Senate Republicans are reversing course and now taking a hard look at health care legislation to replace the 2010 Affordable Care Act in case the courts strike down former President Obama’s signature achievement.
There’s a sense of urgency among GOP lawmakers to come up with a plan to replace the most popular components of ObamaCare after a panel of appellate judges on Tuesday aggressively questioned whether the law passes legal muster following Congress’s repeal of the tax penalty for not having insurance.
A nullification in the courts could leave millions of people with pre-existing medical conditions without insurance and disrupt coverage for others.
Just the consideration of legislative action is an about-face from a few months ago when Senate Majority Leader Mitch McConnell (R-Ky.) said Senate Republicans would not move legislation to replace ObamaCare before the 2020 election, arguing it would have no chance of passing Congress, particularly with a Democratic-controlled House.
Senate Health, Education, Labor and Pensions Committee Chairman Lamar Alexander (R-Texas) even laid aside the thorny debate over how to reform health insurance — a central component of ObamaCare — to focus instead on finding ways to reduce health costs.
But on Tuesday, McConnell pledged that the Senate would act swiftly to protect people with pre-existing medical conditions if a GOP-backed lawsuit is successful in overturning ObamaCare.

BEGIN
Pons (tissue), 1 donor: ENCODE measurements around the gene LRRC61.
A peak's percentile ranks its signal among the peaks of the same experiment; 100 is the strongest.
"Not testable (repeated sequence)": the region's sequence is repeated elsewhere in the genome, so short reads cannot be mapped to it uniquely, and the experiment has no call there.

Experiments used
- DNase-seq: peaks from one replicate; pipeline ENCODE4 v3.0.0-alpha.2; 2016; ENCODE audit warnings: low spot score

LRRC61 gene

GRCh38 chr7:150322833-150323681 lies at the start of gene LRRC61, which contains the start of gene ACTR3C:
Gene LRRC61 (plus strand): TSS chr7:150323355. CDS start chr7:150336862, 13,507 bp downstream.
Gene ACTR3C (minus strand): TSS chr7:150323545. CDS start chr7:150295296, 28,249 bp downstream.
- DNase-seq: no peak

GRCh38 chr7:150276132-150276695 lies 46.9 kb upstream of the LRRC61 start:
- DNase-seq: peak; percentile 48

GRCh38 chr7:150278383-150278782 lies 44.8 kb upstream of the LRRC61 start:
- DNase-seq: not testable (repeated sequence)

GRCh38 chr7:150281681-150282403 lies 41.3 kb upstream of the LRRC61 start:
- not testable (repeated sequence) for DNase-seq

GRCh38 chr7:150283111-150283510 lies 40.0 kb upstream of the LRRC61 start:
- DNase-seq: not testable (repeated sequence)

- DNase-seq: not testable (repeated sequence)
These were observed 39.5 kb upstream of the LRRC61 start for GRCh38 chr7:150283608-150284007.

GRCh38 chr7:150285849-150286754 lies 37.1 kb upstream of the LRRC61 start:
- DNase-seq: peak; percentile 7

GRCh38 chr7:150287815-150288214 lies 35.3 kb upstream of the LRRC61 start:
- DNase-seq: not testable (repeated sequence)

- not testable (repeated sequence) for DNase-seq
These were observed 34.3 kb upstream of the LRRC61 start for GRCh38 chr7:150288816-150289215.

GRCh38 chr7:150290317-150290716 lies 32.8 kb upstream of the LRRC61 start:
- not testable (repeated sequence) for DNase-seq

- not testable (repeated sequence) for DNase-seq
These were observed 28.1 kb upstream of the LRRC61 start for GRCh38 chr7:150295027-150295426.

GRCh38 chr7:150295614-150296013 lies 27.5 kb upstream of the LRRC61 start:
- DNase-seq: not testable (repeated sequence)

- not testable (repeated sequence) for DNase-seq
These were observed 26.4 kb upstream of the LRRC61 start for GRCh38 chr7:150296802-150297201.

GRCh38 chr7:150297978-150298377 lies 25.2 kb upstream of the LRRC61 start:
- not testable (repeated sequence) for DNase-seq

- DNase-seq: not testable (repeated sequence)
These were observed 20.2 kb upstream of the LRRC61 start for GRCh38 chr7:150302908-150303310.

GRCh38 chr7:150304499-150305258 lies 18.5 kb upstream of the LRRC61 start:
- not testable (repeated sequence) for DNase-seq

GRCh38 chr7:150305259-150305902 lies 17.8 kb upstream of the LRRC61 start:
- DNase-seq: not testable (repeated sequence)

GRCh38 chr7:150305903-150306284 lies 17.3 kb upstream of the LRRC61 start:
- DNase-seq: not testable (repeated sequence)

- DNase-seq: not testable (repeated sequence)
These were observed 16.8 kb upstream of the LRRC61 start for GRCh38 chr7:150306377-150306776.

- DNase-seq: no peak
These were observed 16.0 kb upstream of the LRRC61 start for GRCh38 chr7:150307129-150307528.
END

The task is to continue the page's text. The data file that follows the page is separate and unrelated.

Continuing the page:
“I think the important thing for the public to know is there’s nobody in the Senate not in favor of covering pre-existing conditions,” McConnell said.
“We would act quickly on a bipartisan basis to restore” those protections if struck down by the courts, he added.
The lawsuit in question, backed by a group of Republican governors and attorneys general, asserts that the Affordable Care Act’s insurance mandate is unconstitutional and therefore the entire law should be struck down.
McConnell told reporters a few months earlier that he had no plans to move major health care legislation before the election, pouring cold water on President Trump’s plan to rebrand the GOP as “the party of health care.”
Senate Republican leaders in March balked when Trump pressured them at a private meeting to advance legislation to replace ObamaCare. GOP leaders in the Senate were reluctant to stir up divisions within their conference over how to proceed on the divisive issue.